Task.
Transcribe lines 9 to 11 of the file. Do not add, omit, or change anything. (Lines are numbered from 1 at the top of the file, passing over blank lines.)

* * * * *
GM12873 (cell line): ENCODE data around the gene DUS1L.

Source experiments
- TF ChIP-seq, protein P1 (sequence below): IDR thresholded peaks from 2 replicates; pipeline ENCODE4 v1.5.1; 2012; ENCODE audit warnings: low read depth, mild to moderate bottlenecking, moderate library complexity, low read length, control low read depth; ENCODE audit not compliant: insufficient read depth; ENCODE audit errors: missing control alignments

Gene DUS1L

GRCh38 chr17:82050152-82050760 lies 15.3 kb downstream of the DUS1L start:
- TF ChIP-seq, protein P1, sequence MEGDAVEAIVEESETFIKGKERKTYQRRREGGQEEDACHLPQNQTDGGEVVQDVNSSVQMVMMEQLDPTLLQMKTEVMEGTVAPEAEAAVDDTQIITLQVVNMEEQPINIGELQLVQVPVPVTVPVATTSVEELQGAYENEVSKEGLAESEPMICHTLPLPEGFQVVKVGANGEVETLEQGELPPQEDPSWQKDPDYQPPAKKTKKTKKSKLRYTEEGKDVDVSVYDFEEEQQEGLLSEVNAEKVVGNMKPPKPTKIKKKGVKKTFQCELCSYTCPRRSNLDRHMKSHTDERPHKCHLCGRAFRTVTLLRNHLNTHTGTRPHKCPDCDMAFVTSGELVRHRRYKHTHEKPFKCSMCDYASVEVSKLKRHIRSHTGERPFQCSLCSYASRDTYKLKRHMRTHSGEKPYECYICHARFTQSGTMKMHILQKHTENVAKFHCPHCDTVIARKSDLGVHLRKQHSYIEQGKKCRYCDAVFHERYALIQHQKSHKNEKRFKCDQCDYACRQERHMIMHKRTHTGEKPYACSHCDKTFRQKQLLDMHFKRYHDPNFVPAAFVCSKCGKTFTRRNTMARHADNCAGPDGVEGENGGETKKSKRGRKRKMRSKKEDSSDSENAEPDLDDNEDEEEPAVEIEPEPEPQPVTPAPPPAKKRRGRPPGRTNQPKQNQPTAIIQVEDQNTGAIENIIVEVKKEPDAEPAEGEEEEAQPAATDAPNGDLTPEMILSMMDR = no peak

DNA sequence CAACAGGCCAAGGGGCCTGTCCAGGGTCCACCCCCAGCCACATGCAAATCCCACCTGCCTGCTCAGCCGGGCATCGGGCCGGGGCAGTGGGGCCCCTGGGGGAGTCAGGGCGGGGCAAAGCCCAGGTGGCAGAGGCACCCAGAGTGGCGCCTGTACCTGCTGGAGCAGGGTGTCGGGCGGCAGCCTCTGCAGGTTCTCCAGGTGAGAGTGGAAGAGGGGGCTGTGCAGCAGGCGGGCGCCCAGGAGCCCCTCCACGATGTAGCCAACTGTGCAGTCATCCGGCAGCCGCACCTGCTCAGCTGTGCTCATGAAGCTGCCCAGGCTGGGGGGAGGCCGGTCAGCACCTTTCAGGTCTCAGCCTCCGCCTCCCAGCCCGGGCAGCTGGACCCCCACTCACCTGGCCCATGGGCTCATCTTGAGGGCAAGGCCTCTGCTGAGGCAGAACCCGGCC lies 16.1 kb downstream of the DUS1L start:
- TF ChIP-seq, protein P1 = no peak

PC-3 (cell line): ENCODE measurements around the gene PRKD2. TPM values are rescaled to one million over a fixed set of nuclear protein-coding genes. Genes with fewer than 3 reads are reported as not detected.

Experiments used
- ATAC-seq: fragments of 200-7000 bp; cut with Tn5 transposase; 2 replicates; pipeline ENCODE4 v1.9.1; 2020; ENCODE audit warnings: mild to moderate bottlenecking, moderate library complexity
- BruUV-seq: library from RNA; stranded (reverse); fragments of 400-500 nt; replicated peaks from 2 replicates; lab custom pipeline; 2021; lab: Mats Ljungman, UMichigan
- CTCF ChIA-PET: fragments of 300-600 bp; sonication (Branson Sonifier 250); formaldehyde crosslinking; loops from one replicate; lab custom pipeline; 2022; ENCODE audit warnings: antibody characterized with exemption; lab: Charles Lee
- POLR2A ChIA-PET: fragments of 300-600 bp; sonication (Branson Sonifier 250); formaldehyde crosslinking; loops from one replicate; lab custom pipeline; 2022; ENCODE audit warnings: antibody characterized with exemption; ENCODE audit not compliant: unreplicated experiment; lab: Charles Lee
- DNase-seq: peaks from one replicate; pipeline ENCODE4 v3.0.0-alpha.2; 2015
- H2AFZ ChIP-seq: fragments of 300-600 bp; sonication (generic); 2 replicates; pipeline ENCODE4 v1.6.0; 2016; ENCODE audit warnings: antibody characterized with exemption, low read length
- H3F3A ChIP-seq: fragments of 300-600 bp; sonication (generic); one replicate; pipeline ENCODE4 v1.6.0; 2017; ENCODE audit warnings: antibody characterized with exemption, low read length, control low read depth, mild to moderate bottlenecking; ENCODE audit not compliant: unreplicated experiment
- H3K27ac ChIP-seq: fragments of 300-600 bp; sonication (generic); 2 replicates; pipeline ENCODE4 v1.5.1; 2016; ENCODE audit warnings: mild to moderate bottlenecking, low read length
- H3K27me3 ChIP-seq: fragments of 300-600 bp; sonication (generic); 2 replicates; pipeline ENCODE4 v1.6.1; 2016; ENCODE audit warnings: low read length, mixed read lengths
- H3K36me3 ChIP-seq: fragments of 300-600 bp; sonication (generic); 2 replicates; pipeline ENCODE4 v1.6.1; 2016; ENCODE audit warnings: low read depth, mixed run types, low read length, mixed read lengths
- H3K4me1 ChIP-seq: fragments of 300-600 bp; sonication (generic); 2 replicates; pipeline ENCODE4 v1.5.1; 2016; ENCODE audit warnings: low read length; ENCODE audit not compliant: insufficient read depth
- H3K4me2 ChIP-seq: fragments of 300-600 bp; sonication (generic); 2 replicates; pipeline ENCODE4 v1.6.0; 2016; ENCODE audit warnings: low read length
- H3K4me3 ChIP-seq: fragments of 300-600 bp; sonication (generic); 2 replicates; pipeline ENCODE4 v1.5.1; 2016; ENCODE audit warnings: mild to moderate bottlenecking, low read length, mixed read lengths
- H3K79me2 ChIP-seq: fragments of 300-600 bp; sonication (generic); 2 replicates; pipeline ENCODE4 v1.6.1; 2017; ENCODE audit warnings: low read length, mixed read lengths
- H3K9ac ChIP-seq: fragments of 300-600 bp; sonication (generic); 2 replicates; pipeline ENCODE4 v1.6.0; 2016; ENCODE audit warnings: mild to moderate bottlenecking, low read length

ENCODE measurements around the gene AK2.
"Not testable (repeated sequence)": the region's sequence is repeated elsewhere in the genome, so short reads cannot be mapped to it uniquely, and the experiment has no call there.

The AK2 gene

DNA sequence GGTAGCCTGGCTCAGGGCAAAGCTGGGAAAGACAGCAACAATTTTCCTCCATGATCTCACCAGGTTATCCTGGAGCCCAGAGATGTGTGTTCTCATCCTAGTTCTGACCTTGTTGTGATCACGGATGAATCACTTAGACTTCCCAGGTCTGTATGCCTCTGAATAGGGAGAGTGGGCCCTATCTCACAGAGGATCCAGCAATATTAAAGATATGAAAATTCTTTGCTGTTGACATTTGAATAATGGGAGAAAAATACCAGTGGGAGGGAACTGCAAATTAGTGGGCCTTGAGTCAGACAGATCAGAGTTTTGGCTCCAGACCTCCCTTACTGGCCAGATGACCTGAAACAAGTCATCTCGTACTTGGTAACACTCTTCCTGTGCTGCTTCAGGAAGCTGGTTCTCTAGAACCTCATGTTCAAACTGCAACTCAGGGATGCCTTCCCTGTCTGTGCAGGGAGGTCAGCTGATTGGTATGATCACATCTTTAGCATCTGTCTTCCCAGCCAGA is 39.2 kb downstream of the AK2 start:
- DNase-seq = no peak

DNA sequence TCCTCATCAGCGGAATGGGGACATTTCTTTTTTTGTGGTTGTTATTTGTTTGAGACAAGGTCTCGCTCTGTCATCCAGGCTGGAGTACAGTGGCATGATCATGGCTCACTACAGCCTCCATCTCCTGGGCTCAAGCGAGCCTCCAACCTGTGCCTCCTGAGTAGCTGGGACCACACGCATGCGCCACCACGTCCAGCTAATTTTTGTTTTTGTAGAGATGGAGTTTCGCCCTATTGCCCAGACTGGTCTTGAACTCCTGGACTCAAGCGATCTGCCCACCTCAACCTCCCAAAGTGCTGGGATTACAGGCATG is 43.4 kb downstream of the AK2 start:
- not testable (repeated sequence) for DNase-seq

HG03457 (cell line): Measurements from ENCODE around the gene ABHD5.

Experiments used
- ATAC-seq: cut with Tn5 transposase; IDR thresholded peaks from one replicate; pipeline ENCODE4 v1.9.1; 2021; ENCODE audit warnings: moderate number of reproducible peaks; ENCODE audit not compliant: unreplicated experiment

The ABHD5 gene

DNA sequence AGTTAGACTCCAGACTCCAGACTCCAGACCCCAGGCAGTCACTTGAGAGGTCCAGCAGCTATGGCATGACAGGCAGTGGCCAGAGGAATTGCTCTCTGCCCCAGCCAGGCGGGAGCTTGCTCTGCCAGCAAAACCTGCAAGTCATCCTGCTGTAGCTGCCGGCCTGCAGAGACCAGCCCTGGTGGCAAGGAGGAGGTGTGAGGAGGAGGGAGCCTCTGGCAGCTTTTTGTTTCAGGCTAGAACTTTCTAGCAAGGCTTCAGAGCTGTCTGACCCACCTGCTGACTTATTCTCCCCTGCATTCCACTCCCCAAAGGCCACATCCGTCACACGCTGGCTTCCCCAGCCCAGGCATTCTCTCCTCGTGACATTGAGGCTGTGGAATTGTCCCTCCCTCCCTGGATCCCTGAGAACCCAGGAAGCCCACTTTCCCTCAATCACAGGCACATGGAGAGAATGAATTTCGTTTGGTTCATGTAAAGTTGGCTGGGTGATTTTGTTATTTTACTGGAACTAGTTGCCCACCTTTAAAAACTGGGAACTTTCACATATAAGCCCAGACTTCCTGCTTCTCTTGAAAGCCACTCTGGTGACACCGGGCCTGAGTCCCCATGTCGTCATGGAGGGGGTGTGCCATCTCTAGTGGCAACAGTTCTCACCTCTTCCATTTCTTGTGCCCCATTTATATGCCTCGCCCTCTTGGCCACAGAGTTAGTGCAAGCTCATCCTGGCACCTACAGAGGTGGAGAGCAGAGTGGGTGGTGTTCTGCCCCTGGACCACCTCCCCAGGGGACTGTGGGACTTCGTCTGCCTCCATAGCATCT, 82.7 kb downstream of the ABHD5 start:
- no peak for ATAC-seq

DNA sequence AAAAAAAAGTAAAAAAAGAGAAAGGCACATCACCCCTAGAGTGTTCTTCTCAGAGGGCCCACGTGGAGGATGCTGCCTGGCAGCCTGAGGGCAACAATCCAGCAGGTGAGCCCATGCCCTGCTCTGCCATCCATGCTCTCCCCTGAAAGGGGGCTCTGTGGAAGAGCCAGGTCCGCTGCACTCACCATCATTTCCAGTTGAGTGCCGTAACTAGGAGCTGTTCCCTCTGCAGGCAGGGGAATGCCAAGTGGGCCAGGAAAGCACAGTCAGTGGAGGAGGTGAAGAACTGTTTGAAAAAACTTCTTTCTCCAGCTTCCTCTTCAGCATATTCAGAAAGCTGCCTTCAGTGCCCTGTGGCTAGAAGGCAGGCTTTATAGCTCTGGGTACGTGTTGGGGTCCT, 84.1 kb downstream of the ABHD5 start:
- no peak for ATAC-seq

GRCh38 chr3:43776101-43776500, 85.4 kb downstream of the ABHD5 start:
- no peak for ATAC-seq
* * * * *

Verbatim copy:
PC-3 (cell line): ENCODE measurements around the gene PRKD2. TPM values are rescaled to one million over a fixed set of nuclear protein-coding genes. Genes with fewer than 3 reads are reported as not detected.

Experiments used
- ATAC-seq: fragments of 200-7000 bp; cut with Tn5 transposase; 2 replicates; pipeline ENCODE4 v1.9.1; 2020; ENCODE audit warnings: mild to moderate bottlenecking, moderate library complexity